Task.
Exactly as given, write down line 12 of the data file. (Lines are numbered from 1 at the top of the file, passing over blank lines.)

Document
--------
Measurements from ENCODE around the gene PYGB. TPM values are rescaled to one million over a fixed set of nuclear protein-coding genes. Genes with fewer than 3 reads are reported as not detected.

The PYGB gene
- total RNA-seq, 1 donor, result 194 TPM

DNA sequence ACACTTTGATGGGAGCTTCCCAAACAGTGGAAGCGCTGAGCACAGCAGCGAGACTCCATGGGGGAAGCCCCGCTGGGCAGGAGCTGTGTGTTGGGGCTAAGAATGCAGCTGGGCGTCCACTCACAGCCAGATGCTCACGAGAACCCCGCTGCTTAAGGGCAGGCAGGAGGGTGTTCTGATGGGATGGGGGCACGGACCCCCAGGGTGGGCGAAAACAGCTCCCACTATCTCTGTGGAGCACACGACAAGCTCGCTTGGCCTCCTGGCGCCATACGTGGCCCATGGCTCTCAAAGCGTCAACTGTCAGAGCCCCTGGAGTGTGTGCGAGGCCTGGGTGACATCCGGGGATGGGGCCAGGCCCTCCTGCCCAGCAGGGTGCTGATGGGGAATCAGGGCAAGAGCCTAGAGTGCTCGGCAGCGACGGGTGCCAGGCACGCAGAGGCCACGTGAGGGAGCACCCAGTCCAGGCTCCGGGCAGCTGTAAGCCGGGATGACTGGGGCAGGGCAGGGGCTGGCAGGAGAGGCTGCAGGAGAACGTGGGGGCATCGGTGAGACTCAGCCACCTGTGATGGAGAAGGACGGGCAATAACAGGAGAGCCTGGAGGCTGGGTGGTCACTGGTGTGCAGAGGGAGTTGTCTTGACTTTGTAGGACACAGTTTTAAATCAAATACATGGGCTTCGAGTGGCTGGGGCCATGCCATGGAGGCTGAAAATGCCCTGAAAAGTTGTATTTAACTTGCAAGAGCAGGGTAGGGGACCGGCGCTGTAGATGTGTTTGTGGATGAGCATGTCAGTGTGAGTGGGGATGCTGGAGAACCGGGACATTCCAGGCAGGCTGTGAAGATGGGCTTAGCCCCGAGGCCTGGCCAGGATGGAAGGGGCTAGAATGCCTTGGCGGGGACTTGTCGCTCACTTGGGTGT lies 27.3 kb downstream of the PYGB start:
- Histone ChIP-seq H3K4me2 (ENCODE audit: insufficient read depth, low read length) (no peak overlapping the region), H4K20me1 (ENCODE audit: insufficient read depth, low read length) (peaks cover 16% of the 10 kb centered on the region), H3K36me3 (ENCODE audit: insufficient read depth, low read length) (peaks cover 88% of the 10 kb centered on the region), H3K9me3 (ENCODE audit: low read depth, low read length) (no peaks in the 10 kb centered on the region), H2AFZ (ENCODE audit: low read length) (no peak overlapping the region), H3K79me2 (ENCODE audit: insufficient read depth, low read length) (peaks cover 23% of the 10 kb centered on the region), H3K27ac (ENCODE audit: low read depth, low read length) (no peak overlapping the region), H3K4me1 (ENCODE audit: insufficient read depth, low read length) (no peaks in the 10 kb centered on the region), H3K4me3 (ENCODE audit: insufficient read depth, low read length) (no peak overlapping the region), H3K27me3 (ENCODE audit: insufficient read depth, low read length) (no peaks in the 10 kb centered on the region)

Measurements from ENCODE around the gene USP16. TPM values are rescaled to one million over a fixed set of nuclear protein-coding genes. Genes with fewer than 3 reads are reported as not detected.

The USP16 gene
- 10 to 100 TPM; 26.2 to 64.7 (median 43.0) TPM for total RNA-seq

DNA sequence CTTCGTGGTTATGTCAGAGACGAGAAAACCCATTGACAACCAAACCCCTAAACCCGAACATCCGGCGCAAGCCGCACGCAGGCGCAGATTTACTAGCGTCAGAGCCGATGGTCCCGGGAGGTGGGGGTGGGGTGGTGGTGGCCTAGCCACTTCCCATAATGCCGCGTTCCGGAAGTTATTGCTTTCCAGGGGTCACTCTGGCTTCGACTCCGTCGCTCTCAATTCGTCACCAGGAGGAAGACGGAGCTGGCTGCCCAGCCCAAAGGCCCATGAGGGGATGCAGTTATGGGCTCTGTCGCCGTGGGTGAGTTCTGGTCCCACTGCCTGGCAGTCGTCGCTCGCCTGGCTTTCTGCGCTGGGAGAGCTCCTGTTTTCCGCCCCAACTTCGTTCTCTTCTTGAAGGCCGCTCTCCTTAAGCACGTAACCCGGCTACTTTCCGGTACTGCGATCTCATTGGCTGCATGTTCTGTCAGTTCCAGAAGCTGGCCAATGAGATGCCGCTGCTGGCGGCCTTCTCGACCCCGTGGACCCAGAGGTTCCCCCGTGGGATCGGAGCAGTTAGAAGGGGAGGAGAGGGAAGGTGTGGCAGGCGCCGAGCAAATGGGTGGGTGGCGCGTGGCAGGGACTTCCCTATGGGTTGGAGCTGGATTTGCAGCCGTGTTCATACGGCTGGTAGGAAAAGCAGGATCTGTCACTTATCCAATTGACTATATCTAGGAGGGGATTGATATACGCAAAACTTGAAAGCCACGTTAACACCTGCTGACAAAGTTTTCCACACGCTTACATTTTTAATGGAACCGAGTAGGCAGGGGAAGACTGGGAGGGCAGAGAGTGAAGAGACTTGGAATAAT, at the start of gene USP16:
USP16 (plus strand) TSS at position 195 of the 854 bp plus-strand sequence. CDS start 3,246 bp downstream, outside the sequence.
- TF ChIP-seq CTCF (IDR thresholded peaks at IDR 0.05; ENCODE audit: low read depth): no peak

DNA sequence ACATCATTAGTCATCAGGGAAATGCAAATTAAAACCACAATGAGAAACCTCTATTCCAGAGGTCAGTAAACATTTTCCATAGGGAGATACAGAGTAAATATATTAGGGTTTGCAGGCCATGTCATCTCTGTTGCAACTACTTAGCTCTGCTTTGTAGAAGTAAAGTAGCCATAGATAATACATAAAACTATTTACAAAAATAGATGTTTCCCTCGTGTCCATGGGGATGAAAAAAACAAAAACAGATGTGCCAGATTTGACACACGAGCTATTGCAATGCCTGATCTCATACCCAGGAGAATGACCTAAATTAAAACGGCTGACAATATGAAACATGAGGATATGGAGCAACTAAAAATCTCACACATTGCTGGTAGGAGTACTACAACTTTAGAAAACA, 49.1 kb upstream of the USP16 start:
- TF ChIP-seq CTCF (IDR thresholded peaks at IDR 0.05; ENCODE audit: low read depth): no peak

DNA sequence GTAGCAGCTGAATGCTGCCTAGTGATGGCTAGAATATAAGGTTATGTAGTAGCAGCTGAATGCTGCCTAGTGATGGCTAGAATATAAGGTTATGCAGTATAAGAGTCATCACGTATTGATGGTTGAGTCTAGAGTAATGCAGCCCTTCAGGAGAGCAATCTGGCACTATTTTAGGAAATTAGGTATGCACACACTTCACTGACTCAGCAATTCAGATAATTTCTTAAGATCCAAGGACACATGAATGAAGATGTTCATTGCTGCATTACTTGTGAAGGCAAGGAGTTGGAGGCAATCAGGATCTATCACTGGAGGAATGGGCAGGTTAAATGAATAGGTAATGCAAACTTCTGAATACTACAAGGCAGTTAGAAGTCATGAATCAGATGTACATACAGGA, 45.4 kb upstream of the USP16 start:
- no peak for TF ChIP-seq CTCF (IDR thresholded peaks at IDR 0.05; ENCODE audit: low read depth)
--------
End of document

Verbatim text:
DNA sequence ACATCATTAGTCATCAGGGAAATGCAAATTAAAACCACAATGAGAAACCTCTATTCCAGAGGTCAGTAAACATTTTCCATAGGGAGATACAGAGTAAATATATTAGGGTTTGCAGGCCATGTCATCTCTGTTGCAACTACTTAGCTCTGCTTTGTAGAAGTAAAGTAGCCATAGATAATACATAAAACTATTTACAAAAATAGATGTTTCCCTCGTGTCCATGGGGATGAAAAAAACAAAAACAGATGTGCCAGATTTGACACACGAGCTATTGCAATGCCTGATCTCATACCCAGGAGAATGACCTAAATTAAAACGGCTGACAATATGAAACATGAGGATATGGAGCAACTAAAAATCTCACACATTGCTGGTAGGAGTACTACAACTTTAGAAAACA, 49.1 kb upstream of the USP16 start: